DoubleTree Portland fires employees who told black hotel guest to leave the lobby


PORTLAND, Ore. – The two employees who were recorded telling a black guest to leave the DoubleTree Hotel in Portland while he was making a phone call in the lobby have been fired, according to a twitter account for the hotel.

Jermaine Massey’s videos of the incident have gone viral. He says he plans to file a lawsuit.

A week after Massey was kicked out of the hotel, DoubleTree Portland announced that the two men involved in the incident have been fired for their “mistreatment of Mr. Massey.”

“We reiterate our sincere apology for what he endured & will work with diversity experts to ensure this never happens again,” a spokesperson said.

"The actions of the hotel manager and the hotel security guard are routine racism," his attorney, Greg Kafoury, told KATU News in an interview Friday.

Massey said the video clips show staff members, including a security guard named Earl Meyers, ordering him to leave.

"I was racially profiled and treated unfairly," Massey explains in one of the videos.

Activists say incidents like this happen nearly every day in Portland. Teressa Raiford, an organizer with Don't Shoot Portland, says the Massey incident didn't surprise her, but Portland should be embarrassed.

"An out of town guest, that is, a black person has had to deal with the same things we've had to deal with and that the rest of the country is looking at it, it's respite for us," Raiford said. "It's an opportunity for black-Portlanders to say, 'You see the dynamics are working out here?' When is white Portland going to step up."

According to data from the Portland Police Bureau, there were 13 confirmed incidents of racial bias towards black people since 2015. According to the latest FBI statistics from 2017, there were 84 racially-bias incidents in Oregon. Experts say these are vastly underreported.

"We all need to do better, it's going to take work. It's not an easy fix. It's not going to be a quick,little anti-racist training," Raiford said.

Massey was a paid guest at the DoubleTree at the time and said he was in the lobby at around 11 p.m. Saturday talking on the phone with his mother. He said he'd just come back from a concert at the Moda Center.

"Seems like almost as soon as I sat down, the security guy, white, older male approached me while I was on the phone and interrupted me and said, you know, 'Are you staying here?'" Massey says.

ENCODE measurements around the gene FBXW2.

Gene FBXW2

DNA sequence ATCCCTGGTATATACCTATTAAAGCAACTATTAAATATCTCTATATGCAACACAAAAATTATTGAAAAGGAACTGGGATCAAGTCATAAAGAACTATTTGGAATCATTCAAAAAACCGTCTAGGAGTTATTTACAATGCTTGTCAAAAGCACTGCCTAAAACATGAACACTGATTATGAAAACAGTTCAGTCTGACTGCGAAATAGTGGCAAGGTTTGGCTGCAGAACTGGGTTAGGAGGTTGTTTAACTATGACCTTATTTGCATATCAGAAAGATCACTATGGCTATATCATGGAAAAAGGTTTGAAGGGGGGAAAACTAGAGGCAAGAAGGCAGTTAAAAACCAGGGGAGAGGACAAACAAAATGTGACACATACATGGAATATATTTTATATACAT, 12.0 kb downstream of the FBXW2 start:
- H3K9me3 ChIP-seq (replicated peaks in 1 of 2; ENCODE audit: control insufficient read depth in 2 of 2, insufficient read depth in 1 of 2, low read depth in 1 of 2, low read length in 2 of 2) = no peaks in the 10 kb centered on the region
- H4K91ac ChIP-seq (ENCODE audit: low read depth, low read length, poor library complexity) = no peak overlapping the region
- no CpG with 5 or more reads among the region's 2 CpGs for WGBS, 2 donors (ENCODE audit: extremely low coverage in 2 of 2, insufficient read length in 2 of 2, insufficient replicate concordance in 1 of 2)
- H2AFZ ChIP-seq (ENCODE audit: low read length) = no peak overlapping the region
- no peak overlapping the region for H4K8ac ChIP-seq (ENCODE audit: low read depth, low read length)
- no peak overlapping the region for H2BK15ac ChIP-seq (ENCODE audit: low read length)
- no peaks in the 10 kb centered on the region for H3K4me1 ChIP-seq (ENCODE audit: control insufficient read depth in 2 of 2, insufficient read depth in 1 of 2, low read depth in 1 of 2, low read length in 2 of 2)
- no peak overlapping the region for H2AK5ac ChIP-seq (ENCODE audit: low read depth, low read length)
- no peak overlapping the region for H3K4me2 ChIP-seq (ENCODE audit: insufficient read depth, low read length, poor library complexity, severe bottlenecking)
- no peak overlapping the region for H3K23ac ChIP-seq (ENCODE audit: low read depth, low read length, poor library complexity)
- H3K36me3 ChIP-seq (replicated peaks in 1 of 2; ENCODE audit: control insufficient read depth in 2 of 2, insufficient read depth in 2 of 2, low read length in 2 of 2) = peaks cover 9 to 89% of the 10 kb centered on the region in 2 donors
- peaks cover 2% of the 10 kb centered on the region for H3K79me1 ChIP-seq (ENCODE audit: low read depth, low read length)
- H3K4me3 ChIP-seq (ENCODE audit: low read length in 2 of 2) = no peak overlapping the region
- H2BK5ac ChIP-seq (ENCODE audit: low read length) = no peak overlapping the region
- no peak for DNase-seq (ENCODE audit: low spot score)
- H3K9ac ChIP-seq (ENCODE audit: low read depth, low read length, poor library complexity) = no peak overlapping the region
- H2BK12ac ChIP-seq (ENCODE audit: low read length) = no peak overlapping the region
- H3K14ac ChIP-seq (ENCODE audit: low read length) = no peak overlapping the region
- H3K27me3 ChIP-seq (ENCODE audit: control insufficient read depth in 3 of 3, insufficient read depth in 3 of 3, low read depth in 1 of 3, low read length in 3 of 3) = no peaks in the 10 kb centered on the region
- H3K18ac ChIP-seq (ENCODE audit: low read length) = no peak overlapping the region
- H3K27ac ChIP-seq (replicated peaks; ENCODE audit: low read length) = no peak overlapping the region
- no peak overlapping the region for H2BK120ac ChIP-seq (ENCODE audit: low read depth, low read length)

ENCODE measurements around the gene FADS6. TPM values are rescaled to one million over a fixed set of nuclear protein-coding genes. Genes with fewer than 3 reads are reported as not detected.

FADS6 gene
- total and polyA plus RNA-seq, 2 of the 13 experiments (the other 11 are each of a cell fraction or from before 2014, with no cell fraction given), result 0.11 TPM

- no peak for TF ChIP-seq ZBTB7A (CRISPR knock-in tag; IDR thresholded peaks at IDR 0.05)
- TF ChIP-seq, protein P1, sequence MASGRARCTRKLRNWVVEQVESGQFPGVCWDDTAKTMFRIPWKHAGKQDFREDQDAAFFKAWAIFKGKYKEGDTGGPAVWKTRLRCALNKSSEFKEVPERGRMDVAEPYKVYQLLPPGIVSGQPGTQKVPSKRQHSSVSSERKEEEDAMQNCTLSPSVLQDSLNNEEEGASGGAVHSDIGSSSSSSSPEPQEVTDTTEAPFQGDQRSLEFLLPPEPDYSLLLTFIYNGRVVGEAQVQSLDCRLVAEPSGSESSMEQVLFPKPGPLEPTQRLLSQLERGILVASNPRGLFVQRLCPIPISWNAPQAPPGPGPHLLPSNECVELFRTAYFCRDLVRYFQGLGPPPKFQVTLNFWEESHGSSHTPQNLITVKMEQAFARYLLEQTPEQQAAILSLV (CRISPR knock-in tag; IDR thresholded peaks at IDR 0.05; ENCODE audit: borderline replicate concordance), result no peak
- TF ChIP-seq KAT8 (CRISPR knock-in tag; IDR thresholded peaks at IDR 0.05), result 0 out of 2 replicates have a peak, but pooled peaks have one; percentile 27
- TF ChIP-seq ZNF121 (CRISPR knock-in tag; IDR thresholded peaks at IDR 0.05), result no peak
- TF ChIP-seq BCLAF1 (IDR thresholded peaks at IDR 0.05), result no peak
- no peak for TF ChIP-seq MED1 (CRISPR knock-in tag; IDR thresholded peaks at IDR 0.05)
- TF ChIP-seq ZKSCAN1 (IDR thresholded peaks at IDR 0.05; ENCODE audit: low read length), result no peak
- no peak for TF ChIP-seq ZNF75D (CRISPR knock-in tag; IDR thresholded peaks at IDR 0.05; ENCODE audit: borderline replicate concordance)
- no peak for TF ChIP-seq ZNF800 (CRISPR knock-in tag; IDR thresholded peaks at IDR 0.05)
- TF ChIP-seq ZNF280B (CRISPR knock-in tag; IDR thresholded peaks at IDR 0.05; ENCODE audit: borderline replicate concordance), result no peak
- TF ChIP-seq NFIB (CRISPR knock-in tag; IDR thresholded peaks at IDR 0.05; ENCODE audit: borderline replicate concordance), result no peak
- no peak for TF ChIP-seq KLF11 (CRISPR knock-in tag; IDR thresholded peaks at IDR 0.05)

In a police report, a Portland officer says Meyers told him, "(Massey) instantly accused Meyers of being a racist and only asking him because he was black. ... Meyers said (Massey) refused to give a room number and he told (Massey) if he couldn't provide a room number he would have to ask him to leave the property."

Kafoury said that's not true and told a KATU reporter Massey showed Meyers his key.

"We anticipate filing a lawsuit against Hilton DoubleTree and requiring them to answer the question they've so far refused to answer, which is, why was this guy approached in a hotel lobby when he's doing nothing more than talking to his mother on the phone? Why was he interrogated? Why was he ordered to leave on pain of going to jail?" said Kafoury.

Officers escorted Massey to his room at the hotel so he could collect his belongings. They then escorted him off the property telling him he could later file a complaint with the hotel's management. No one was arrested.

"He checked into the hotel in the afternoon. He went to dinner," Kafoury explained. "He went to the concert, came back, returned a call from his mother back east. And look how he got treated."

Paul Peralta, the general manager of the DoubleTree Hotel, sent KATU the following statement Saturday morning:

“Following an internal review, we have terminated the employment of the security guard and manager involved in this incident. Our hotel is a place of hospitality, and their actions were inconsistent with our standards and values.

"Our hotel is committed to engaging outside advisors and experts in diversity and inclusion to evaluate our processes, protocols and trainings to ensure something like this does not happen again.

"We reiterate our sincere apology to Mr. Massey for his treatment this past weekend, and deeply regret the experience he endured.”

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